School counsellors provide support to pupils with regard to their educational, social, physical and emotional development and adjustment. They interview colleagues, parents and pupils in an effort to understand the pupils and their circumstances and problems.
During an interview they create a confidential atmosphere in which the child could feel confident to seek advice. They further make use of aptitude tests and personality, interest and potentiality questionnaires to establish possible causes of school-related and personal problems.
They guide the emotional development of certain pupils on a one-to-one basis and counsel them to help them to understand and overcome personal, social or behavioural problems affecting their educational or vocational situations. They provide crisis intervention to students when difficult situations occur at schools. Where necessary, they liaise with parents and other teachers. They help pupils to address issues such as drugs and HIV/AIDS.
One of the most important tasks of school counsellors is to give career information to the pupils. They need to ensure that the information in the school’s career library is always up-to-date. They help pupils to gain the necessary knowledge to equip them with decision-making skills, which will allow them to make appropriate career choices.
In the process of guiding pupils to make their own career choices based on self-understanding and self-knowledge, it is imperative that the school counsellor be well informed. Therefore, they have to attend as many courses as possible and read as much as they can on the different subjects.
Effective study methods are also conveyed to pupils, and specific learning disabilities should be identified by their register / class teachers, and reported to the school counsellor. They may initiate appropriate corrective measures for pupils with learning problems or refer these pupils to either educational psychologists or remedial teachers, if they are not qualified themselves to assist in this regard.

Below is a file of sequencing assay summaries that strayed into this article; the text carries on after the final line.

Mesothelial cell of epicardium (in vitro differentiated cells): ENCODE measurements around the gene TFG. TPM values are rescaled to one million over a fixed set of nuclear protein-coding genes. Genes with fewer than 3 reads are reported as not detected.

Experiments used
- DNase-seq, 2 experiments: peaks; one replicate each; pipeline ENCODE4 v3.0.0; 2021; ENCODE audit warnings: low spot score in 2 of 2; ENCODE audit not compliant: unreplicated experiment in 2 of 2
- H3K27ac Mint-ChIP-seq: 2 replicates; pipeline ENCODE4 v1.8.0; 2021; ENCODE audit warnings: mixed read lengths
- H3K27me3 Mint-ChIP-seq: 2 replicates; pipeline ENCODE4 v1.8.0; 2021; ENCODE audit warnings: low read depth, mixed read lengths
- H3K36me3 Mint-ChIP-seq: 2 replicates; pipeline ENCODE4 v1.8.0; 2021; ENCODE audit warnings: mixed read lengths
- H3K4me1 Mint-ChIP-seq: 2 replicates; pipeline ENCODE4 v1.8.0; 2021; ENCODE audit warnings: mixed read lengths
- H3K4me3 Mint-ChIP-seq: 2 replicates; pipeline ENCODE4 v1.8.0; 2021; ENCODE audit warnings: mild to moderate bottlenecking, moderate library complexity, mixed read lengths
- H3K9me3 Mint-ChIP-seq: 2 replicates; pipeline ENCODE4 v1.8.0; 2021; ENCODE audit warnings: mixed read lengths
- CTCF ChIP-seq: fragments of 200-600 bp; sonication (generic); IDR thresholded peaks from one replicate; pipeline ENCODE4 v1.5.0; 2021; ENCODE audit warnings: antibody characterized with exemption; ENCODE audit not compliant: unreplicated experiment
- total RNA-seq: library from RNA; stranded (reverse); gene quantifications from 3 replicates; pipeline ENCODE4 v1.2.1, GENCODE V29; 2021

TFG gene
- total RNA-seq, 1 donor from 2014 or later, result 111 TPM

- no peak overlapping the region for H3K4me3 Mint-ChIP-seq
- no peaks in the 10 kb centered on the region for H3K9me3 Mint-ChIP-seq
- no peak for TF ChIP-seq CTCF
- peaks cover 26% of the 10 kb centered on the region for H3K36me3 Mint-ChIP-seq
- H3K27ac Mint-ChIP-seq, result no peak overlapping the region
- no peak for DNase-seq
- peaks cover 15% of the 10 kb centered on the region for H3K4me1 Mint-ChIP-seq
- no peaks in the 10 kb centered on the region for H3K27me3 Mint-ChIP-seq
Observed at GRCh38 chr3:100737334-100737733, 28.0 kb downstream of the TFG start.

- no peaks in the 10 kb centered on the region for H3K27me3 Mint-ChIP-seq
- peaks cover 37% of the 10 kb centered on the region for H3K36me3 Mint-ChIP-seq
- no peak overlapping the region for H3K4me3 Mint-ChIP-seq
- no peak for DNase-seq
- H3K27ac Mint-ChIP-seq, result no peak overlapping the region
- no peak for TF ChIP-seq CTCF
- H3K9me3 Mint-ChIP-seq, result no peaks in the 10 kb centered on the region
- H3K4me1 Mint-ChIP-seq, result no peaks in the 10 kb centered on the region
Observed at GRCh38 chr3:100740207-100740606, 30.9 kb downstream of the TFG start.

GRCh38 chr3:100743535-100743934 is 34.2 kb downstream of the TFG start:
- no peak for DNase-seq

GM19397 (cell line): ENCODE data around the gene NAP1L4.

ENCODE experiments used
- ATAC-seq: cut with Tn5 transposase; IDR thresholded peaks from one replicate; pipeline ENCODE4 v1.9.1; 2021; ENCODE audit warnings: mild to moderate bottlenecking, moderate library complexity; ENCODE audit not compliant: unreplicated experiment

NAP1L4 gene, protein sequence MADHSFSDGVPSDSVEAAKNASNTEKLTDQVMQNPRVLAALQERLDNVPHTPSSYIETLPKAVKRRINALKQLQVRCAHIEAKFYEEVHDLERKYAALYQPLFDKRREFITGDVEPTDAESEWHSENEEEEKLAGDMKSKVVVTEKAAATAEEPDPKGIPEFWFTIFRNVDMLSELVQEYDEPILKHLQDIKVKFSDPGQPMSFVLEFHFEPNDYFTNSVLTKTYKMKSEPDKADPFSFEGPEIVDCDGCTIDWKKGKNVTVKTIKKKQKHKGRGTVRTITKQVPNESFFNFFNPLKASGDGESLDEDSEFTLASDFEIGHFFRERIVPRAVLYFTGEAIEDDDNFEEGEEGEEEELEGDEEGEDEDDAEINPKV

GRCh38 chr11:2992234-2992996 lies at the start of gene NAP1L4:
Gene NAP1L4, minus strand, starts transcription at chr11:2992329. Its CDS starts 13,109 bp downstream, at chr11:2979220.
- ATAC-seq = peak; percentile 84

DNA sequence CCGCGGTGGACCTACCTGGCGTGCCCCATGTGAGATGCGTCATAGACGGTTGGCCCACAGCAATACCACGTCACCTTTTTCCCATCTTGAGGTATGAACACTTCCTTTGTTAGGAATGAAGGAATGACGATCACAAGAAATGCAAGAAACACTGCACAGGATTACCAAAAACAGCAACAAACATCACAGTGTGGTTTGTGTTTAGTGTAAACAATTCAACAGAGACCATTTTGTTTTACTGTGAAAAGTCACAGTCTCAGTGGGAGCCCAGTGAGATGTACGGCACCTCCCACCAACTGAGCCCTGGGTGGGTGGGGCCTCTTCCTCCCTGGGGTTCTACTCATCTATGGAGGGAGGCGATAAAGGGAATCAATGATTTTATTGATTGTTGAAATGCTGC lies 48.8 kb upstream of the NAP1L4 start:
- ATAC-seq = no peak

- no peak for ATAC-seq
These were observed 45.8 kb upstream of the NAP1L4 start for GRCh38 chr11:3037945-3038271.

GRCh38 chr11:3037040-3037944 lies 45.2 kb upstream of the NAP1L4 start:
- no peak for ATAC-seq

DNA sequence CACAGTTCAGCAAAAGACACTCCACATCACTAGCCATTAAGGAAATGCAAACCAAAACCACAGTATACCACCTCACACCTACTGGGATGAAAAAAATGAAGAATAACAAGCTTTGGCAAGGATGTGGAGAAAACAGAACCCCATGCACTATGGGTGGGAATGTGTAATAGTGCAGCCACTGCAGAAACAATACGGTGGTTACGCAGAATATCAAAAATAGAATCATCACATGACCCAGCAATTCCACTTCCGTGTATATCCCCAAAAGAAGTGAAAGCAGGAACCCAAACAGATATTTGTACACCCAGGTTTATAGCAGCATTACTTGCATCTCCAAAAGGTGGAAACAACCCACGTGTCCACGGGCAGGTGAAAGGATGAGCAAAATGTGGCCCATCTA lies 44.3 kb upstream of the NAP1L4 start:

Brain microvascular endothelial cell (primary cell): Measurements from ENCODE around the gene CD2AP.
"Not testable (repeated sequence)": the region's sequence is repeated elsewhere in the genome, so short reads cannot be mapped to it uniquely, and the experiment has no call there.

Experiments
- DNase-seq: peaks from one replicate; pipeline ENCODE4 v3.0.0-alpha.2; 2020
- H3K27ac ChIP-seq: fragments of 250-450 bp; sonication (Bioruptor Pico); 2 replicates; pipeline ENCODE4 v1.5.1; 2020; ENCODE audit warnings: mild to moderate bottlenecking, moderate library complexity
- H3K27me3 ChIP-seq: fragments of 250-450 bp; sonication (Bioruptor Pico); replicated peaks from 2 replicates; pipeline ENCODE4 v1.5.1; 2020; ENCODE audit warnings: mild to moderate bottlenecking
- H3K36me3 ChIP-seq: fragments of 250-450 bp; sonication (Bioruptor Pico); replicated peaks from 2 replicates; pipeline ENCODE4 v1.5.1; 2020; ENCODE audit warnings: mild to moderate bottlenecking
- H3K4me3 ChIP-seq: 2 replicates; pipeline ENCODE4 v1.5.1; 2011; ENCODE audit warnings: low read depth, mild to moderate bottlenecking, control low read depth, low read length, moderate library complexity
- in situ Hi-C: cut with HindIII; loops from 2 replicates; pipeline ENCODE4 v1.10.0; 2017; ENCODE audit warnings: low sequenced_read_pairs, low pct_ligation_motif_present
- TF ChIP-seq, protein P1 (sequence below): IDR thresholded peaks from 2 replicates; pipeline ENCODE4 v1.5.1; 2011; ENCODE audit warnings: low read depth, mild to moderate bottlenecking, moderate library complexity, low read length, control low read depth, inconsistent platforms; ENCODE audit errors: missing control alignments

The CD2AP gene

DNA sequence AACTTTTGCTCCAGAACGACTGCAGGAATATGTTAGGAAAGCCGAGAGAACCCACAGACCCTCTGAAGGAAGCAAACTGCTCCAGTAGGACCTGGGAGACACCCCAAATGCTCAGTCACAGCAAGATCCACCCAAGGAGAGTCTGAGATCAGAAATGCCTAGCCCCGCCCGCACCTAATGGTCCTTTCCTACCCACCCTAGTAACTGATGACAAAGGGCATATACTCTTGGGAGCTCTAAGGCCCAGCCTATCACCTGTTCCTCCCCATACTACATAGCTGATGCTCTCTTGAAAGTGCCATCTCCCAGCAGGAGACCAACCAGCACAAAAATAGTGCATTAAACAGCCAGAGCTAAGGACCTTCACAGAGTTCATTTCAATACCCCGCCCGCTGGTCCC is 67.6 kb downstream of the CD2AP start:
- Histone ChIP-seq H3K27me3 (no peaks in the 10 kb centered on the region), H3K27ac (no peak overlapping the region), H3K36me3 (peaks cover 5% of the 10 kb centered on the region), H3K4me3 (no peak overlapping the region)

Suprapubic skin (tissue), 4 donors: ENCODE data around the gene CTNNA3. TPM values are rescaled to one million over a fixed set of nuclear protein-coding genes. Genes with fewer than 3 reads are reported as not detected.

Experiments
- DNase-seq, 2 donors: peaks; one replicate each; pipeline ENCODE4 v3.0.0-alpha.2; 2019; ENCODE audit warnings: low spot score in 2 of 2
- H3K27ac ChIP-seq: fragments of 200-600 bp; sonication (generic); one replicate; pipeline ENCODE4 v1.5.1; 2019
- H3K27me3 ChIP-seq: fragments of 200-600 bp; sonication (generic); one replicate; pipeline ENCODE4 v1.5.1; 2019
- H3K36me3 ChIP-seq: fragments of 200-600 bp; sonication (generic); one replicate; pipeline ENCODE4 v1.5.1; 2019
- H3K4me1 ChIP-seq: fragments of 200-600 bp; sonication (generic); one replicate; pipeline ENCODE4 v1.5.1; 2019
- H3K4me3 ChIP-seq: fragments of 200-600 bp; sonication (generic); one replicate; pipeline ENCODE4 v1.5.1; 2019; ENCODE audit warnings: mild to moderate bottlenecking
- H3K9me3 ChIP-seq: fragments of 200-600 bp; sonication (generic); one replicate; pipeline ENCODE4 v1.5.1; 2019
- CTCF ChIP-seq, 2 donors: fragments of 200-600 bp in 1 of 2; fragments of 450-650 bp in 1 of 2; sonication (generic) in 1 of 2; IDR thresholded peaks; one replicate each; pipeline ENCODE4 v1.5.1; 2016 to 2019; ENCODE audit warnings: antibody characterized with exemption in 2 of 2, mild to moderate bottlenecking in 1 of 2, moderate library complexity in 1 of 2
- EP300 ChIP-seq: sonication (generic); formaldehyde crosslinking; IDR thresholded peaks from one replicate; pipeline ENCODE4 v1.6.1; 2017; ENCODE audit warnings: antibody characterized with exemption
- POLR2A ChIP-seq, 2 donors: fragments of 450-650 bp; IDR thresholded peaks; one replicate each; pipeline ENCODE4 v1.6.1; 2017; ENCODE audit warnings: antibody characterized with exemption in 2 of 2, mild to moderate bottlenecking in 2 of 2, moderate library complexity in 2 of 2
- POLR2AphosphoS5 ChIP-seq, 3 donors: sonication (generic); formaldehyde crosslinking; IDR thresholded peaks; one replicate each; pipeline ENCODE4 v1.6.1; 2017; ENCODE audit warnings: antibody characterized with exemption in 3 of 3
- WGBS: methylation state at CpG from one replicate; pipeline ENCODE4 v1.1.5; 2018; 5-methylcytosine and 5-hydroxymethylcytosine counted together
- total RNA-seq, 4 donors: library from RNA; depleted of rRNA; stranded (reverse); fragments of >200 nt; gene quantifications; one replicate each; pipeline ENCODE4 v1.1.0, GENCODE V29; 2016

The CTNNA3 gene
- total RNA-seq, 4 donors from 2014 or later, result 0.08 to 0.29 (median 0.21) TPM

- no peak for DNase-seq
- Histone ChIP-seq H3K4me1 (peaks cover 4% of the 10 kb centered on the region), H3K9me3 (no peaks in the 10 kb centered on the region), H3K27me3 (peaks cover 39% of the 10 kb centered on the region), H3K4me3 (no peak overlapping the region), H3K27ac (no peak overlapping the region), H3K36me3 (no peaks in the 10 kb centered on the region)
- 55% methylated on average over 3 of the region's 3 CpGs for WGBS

School counsellors may observe students during classroom and play activities to evaluate their performance, behaviour, social development and physical health. They also need to be good administrators, maintaining accurate and complete student records as required by laws, district policies and administrative regulations, and preparing reports on students and activities as required by the administration.
Schooling & School Subjects
Degree: Bachelor degree majoring in Psychology and at least one other school subject, plus a Post Graduate Certificate in Education (PGCE).
At some universities, Psychology III is required to specialise as school counsellors. School counsellors can improve their qualifications, by doing an honours or masters degree in Counselling Psychology. After completing the internship, registration as a psychologist may follow. Prospective school counsellors can alternatively do a BEd and MEd in Educational Psychology and register as educational psychologists with the Professional Board for Psychology.
Any of the above potential employers